Veteran's Stories

This section aims to gather the previously untold stories of the Second World War.


The 'Battle of the Bulge'

Link to story about Christmas Eve in Bastogne

The Battle of the Bulge was Hitler's daring gamble to drive through the Ardenne region of Belgium and Luxembourg and seize the vital port of Antwerp; stemming the much needed flow of supplies.

Carrying out a 'tail-gate drop', the 101st Airborne Division defended the vital road intersection at Bastogne, Belgium; forcing the German forces to make costly diversions around the town. These are the stories of those who fought in this campaign:

December 25th 1944 US Flag
Christmas in Bastogne: 'Screaming Eagle' Art Schmitz tells of Christmas Eve 1944

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Market Garden

Operation Market Garden was Montgomery's ambitious plan to cross several rivers in Holland and gain access into the industrial Ruhr region of Germany. The plan was meant to end the war by Christmas 1944.

The operation centered around a British armored thrust punching a hole through German lines, while Allied airborne forces captured the bridges over which the tanks would advance. These stories come from the men who took part in this operation:

September 17th 1944 UK Flag
The Lommel river crossing': The 4th Welch tell of the first moments of Operation Market Garden

September 22nd 1944 UK Flag
The 'Battle of Reusel Church': The 4th Welch tell of the vicious fighting at Reusel ( 3 stories)

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The African Campaign

A Bren Gun Carriers shelter under trees in Africa

Through the blistering heat of the north African desert the war was fought. The troops fighting not only the enemy, but the harsh environment, with blistering daytime temperature and bitterly cold nights.

Eventually the tide of war turned, and the German forces were driven from Africa following the battle of El Alemein and the US Torch landings, forcing General Rommels Afrika Corps to fight a war on two fronts, with a desparate supply shortage.

Fighting with a Bren Gun Carrier in Tunisia UK Flag

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Civilian memories of WW2

The Zeppelins of the First World War brought civilians to the front line for the first time. By the time war broke out in 1939, every civilian in the UK was in range of enemy aircraft; and then there was the rationing of everyday items.

It's estimated that around 70,000 British women married GIs during WW2. After the war many of these women left the UK for a new life in the USA.The Second World War was a time of uncertainty: but it was a life changing event for all who experienced it.These are the stories of civilians during WW2:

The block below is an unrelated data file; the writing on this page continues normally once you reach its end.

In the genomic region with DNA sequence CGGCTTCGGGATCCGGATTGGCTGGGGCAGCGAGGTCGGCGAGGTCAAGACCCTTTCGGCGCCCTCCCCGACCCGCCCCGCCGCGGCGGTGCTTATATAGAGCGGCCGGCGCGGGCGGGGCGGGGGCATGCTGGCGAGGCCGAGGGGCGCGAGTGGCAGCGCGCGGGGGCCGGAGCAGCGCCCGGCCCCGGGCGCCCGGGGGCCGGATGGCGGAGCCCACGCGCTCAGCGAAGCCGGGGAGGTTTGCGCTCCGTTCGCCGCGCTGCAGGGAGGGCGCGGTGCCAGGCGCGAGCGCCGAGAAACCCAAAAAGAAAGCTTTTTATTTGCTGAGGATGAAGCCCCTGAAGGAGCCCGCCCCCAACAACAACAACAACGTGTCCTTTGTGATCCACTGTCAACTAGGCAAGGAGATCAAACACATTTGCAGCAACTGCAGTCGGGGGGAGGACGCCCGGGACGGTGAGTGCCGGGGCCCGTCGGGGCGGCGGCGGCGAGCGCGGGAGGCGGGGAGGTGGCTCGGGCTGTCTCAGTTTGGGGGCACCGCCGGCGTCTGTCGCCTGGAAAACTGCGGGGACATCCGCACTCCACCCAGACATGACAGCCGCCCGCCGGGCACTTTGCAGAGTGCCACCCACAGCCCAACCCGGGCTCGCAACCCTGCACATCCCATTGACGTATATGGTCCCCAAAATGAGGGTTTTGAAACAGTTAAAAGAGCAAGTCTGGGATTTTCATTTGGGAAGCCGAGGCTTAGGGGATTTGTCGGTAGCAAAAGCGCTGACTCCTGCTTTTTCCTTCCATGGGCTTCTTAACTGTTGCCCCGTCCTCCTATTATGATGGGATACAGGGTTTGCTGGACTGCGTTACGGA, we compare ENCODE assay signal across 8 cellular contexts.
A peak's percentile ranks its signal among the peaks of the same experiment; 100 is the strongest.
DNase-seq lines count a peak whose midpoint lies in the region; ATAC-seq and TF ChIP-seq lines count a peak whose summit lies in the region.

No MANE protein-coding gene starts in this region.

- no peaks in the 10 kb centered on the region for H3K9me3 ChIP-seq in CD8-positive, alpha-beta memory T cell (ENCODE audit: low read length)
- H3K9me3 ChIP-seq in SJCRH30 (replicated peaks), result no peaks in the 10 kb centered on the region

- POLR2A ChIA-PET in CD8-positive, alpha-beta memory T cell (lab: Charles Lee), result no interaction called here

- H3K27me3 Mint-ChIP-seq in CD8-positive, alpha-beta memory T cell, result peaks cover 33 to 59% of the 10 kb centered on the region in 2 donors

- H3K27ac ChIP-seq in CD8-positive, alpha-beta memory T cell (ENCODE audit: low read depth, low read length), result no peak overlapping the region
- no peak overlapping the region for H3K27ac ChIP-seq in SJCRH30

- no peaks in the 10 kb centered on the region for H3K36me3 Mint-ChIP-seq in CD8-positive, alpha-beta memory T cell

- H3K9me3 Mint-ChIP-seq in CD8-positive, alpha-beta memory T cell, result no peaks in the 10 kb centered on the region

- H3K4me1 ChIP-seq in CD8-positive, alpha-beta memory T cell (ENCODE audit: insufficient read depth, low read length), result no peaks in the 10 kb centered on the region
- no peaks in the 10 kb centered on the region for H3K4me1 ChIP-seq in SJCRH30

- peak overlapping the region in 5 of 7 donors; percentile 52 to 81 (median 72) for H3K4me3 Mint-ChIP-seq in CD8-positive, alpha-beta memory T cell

GI Brides: A section dedicated to the stories of GI Brides UK Flag

WREN marries GI:The story of Betty Farmer & Capt Irving UK Flag

Evacuated from the City: Elaine Pitman tells of moving from the bombing of Cardiff to Devon UK Flag

Veterans of the Second World War will never forget the events of those far off days - and neither should we. We should capture these memories now, while we still can - so that these deeds shall not be forgotten.

The ups and the downs - they are all history, and the people who have told their stories here were part of its making. Thankyou to you all.

This section aims to gather the previously untold stories of this period.

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US Combat Cameramen

The Second World War was the first war in history to have been extensively recorded by the media.

As the people who made and captured this history, themselves fade into memory, the images taken by these brave Combat Cameramen the world over bare testiment to WW2.

Interview with Norman Hatch (Major USMC Ret): With the Marines on Tarawa US Flag

Staff Sgt Norman Hatch on Tarawa. Photo courtesy of the Combat Cameraman's Association

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Memories of Normandy

Link to story about the landing in Normandy with a bicycle

The Normandy D-Day began during the early hours of June 6th 1944, when Allied airborne troops landed on the east and west flanks of the Normandy coastline as part of Operation Overlord.

These are the stories of those who fought in this campaign.

June 5th 1944 UK Flag
Prelude to D-Day: A Sherman tank gunner tells of the day before D-Day

The RAF Servicing Commando in Normandy: Alan Mc Quillin tells of getting his feet wet in France

June 6th 1944 US Flag
How I learned about D-Day: US Signalman Art Schmitz tells how he knew that D-Day had arrived

June 25-26th 1944 UK Flag
Bicycle Invasion: An officer of the 4th Bn Welch Regiment tells of landing in Normandy with a bicycle

June 28-30th 1944 UK Flag
Static Warfare: An officer of the 4th Bn Welch Regiment tells of trench warfare in Normandy

July 11th 1944 UK Flag
Wounded: An officer of the 4th Bn Welch Regiment tells of being wounded in Normandy

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RAF Servicing Commando

Link to letters from RAF Servicing Commando

The RAF Servicing Commando were responsible for ensuring that Allied aircraft could operate almost the minute that there was somewhere for them to land.

Often the frontline was only hundreds of yards from where the aircraft were being re-armed and re-fueled. These are the memories of those who served in the RAF Servicing Commando:

The RAF Servicing Commando (RAFSC) UK Flag

Joining the RAFSC: Alan Mc Quillin tells why he joined the RAFSC UK Flag

The RAFSC in Normandy: Alan Mc Quillin tells of getting his feet wet in France UK Flag

Memoires of 3206 SC RAF: Letters from N.W.Europe to Eddie Prichard, 3206SC UK Flag